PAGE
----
Timing of intraoperative crystalloid infusion may decrease total volume of infusate without affecting early graft function in live related renal transplant surgery: A randomized, surgeon-blinded clinical study
Indian journal of urology : IJU : journal of the Urological Society of India. 2022;38(1):53-61
INTRODUCTION Early graft function is crucial for successful kidney transplantation. Intravascular volume maintenance is paramount in ensuring reperfusion of transplanted kidney. This study was planned to compare whether the timing of fluid infusion can help to decrease amount of fluid given without altering early graft function during renal transplantation. MATERIALS AND METHODS The present study included forty recipients, randomized into standard (Group-S) or targeted fluid therapy (Group-T). Group S received fluid according to conventional fasting deficit while Group T received at 1 ml/kg/h from the start of surgery till start of vascular anastomosis after which fluid infusion rate in both group was increased to maintain a central venous pressure of 13-15 mm of Hg till reperfusion. Primary outcome measured was serum creatinine level on first postoperative day while secondary outcomes were IV fluid given, perioperative hemodynamics, onset of diuresis, graft turgidity, urine output, and renal function during first 6 postoperative days. RESULTS The study showed Group T postoperatively had early fall in serum creatinine (day 3) than S (day 6) although this difference was not statistically significant. Group T had received significantly less fluid per kg of dry weight (T-42.7 ± 9.7 ml/kg, S-61.1 ± 11.1 ml/kg, P < 0.001), had early diuresis, better graft turgidity and urine output than Group S. CONCLUSION Targeted hydration significantly decreases the total amount of fluid infused during the intraoperative period without altering early graft function. Targeted hydration during vascular anastomosis produced stable hemodynamics and early diuresis without any side-effects pertaining to hypo or hyper-volemia.Clinical trial identifier number-CTRI/2016/07/007111.
Effect of tranexamic acid on blood loss, coagulation profile, and quality of surgical field in intracranial meningioma resection: A prospective randomized, double-blind, placebo-controlled study
Surgical neurology international. 2021;12:272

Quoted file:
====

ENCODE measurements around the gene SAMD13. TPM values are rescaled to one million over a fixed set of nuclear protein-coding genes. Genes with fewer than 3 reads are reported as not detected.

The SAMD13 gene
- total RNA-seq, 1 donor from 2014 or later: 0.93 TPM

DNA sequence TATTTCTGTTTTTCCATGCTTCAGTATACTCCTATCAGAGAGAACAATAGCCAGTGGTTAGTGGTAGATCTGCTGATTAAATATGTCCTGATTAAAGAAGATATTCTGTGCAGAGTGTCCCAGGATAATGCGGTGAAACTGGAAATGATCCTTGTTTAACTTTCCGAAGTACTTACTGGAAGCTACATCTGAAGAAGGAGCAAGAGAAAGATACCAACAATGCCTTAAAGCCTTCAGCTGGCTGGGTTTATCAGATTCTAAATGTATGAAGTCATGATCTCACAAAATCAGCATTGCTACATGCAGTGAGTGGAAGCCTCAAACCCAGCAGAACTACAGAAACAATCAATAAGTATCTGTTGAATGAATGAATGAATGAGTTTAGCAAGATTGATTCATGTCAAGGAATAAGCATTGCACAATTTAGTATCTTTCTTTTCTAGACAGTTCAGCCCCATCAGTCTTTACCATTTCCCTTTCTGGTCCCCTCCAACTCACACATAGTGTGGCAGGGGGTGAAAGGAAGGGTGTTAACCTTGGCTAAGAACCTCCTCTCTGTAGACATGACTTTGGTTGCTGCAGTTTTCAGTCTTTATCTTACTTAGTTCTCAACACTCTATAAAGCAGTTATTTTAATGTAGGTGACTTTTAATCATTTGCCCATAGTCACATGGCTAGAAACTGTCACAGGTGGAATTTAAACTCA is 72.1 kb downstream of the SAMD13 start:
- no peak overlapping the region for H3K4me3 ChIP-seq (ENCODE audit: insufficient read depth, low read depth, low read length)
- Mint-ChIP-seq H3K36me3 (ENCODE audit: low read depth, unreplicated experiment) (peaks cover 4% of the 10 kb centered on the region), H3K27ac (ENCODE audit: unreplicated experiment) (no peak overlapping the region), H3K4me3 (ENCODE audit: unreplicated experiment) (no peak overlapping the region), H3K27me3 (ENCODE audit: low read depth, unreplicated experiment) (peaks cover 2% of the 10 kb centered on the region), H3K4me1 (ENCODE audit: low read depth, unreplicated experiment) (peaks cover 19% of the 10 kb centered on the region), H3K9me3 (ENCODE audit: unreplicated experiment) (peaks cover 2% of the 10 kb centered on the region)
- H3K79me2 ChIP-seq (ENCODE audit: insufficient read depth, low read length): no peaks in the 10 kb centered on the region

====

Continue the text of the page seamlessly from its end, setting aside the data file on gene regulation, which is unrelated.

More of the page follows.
BACKGROUND Resection of intracranial meningioma has been associated with significant blood loss. Providing a clear surgical field and maintaining hemodynamic stability are the major goals of anesthesia during meningioma surgery. Tranexamic acid has been used to reduce blood loss in various neurosurgical settings with limited evidence in literature. A randomized, double-blind, and placebo-controlled trial was conducted to evaluate the efficacy of tranexamic acid on blood loss, coagulation profile, and quality of surgical field during resection of intracranial meningioma. METHODS Thirty patients aged 18-65 years undergoing elective meningioma resection surgery were given either tranexamic acid or placebo (0.9% saline), tranexamic acid at a loading dose of 20 mg/kg, and infusion of 1 mg/kg/h during surgery. The intraoperative blood loss, coagulation profile, and the surgical field using Likert scale were assessed. RESULTS The patients in tranexamic group had significantly decreased intraoperative blood loss compared to the placebo group (616.42 ± 393.42 ml vs. 1150.02 ± 416.1 ml) (P = 0.02). The quality of the surgical field was better in the tranexamic group (median score 4 vs. 2 on Likert Scale) (P < 0.001). Patients in tranexamic group had an improved coagulation profile and decreased blood transfusion requirement (p=0.016). The blood collected in closed suction drain in 24 h postsurgery was less in the tranexamic acid group compared to placebo group (84.7 ± 50.4 ml vs. 127.6 ± 62.2 ml) (P = 0.047). CONCLUSION Tranexamic acid bolus followed by infusion reduces perioperative blood loss by 46.43% and blood transfusion requirement with improved surgical field and coagulation profile in patients undergoing intracranial meningioma resection surgery.